Another guide for cooking local farm produce is The Farmer’s Kitchen: The Ultimate Guide to Enjoying Your CSA and Farmers’ Market Foods. The authors are veteran East Coast chefs Julia Shanks and Brett Grohsgal. Grohsgal now operates with his wife Even’star Organic Farm, a year-round Maryland CSA farm.
The 200-plus vegetable and fruit recipes in the revised 2012 edition were selected to be easy to prepare or at least straightforward. As with the other cookbooks mentioned, you can expect a wide range of produce and recipes, from Classic Southern Style Greens to Coconut-Sorrel Soup with Shrimp or Chicken. Savory recipes are organized alphabetically by primary ingredient, with separate sections at the end for sauces and dressings, desserts, and beverages. At the front of the book are helpful chapters describing varieties of fruits, vegetables, and herbs and providing guidance on best storage methods. The vegetable illustrations are helpful; there are no photographs.
A different kind of CSA cookbook
If you want more than a cookbook and are curious about CSA farms and the good work they’re doing from Alaska to Hawaii, look for the upcoming book featured on this website, Bounty from the Box: The CSA Farm Cookbook by Mi Ae Lipe. It’s a follow-up to her 2008 Tastes from Valley to Bluff: The Featherstone Farm Cookbook, which focused on one well-established Minnesota CSA farm.
Arranged by season, Bounty from the Box offers over 350 delicious ethnic and traditional recipes from a wide variety of professional and home cooks. Most of the recipes are simple to prepare, while others take a bit more effort, but, along with informal serving suggestions, all of them should inspire you to get out of your usual rut with fresh produce. Many are vegetarian, vegan, and gluten-free. Nearly 90 fruits, vegetables, and herbs are covered, including some unusual ones such as water spinach and lychees. Each crop chapter features comprehensive, practical information on history, nutrition, selection, storage, cleaning, and numerous cooking techniques specific to that crop.
Unique among this genre of cookbooks is its extensive coverage of diverse CSA farms across the country and the work they do in not only growing food, but also supporting their communities with training, employment, education, food distribution networks, payment options for people in need, and environmental stewardship—sometimes in unexpected, inspiring ways. The book also offers profiles of farms and farmers, as well as glimpses into many issues related to food and farming, including nutrition, farming practices, farming challenges, and the sheer diversity of our CSAs.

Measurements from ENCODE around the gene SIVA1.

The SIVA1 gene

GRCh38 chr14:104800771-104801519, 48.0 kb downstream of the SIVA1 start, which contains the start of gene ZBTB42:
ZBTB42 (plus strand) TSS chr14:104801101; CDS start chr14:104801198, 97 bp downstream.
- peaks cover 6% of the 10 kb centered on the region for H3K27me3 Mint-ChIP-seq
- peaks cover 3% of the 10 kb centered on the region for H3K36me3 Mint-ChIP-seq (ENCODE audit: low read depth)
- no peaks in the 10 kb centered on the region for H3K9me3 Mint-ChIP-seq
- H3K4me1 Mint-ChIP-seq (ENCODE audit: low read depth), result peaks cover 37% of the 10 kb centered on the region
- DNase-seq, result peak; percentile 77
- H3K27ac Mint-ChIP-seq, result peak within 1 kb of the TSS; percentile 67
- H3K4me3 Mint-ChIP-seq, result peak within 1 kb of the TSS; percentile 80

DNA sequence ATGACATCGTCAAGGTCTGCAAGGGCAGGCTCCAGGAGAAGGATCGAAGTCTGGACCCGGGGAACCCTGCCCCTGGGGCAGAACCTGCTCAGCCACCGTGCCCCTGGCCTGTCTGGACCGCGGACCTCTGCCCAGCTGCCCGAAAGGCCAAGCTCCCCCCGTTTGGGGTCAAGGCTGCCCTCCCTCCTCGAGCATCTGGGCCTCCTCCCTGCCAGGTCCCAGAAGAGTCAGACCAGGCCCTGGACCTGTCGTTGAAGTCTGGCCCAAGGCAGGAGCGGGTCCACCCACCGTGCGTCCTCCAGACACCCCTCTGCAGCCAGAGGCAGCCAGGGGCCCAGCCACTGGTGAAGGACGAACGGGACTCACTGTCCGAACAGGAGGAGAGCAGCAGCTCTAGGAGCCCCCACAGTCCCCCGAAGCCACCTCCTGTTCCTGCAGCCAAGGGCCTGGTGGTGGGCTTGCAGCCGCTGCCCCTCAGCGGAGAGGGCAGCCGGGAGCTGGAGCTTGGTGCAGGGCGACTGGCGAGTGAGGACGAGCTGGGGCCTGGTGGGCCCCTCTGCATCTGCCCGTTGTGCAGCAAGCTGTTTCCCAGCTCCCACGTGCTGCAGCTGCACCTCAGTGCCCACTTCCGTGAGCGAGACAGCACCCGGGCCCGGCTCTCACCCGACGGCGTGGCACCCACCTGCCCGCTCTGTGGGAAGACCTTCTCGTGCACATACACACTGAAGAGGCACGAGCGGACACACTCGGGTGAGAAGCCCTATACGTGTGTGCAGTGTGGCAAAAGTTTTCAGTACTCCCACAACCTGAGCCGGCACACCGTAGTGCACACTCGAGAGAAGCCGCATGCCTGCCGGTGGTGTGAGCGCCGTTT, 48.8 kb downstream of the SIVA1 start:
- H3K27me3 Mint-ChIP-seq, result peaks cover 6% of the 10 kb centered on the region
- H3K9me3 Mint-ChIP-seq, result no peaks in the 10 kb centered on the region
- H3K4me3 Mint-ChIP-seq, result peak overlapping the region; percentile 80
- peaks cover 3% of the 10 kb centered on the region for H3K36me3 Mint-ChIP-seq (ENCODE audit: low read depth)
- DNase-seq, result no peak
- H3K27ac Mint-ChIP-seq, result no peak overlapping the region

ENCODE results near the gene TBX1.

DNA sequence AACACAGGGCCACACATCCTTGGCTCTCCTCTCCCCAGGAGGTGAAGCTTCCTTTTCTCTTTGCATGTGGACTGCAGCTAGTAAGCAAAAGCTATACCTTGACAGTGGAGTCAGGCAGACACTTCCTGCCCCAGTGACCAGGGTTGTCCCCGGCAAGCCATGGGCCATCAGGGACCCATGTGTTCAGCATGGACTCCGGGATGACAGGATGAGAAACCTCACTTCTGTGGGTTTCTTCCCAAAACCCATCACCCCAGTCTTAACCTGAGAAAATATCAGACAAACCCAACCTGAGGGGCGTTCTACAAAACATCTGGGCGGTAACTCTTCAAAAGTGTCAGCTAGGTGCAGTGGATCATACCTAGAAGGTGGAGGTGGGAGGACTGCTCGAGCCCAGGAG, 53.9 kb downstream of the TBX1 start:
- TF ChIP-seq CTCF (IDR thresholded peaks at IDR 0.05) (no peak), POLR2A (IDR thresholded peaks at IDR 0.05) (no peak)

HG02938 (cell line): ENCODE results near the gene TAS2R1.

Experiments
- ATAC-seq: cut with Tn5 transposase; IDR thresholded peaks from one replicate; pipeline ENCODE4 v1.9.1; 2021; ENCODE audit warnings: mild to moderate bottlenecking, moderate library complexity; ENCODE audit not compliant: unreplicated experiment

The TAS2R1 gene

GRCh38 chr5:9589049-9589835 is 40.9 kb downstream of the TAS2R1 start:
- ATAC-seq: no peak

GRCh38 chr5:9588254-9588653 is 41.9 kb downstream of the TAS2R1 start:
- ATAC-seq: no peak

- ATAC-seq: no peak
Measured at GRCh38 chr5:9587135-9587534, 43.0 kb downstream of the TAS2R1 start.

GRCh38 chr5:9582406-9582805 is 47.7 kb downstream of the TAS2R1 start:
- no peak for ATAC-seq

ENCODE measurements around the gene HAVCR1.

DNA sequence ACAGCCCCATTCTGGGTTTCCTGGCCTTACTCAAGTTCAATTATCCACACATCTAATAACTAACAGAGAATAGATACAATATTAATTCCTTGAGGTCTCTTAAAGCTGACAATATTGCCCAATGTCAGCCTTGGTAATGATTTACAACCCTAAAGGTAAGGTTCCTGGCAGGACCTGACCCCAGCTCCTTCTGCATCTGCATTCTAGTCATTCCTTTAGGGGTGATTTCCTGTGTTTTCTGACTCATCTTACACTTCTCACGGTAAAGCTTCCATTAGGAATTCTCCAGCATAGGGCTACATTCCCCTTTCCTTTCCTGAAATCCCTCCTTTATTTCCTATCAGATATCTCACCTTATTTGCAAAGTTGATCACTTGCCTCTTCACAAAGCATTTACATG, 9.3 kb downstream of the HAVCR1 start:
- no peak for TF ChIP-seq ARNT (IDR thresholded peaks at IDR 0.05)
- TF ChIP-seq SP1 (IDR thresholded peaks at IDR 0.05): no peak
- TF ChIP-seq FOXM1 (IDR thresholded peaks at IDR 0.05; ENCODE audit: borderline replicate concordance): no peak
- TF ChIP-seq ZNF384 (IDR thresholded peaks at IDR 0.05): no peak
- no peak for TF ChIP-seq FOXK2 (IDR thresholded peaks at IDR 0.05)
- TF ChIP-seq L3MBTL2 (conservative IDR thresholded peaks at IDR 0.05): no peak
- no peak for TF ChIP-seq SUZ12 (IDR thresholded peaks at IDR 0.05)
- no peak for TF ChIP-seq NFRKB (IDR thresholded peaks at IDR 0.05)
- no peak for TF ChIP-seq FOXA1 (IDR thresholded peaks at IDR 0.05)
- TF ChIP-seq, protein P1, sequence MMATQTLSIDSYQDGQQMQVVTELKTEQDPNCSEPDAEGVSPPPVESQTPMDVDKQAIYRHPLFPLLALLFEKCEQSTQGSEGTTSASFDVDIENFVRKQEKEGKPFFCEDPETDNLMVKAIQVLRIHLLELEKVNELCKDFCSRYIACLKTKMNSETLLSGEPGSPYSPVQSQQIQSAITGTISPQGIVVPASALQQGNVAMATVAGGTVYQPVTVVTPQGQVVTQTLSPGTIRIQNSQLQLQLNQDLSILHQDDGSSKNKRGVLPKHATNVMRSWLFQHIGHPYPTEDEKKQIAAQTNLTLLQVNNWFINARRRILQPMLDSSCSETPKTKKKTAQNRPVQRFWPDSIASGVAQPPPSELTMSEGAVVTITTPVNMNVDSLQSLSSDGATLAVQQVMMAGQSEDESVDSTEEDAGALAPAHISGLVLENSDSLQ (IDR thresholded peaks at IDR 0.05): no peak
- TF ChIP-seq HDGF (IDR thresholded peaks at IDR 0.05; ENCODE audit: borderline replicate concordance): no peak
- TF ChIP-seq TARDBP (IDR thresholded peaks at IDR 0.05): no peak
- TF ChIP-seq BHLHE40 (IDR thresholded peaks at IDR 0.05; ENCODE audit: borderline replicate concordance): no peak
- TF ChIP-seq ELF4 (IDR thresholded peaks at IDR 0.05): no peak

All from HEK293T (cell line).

All of these cookbooks answer the what-to-do-with questions of produce you might be stumped by, but we all have different preferences when choosing a cookbook. You might be someone who prefers cookbooks with recipe photos, or likes the idea of reducing produce waste in your cooking. Many of you may want to learn more about the challenges of how your food gets from the field to your plate and consider how to get involved. Whatever your fancy, there’s no excuse for not picking up that kohlrabi and having some fun with it!
Bounty from the Box will be available in print later this summer; however, if you are reading this post now, you may know that it already has an extensive website that includes a resource directory where you can find CSA farms, cooking blogs, food advocacy organizations, and many other useful links. There’s a place to search for recipes and even share your own. In the coming months, as more recipes and resources are posted, we really want your contributions and suggestions as well!
About the author: This week’s blog post comes from Martha Wagner, a Portland, Oregon-based food writer, gardener, and passionate advocate for sustainable living, wellness, and organic agriculture.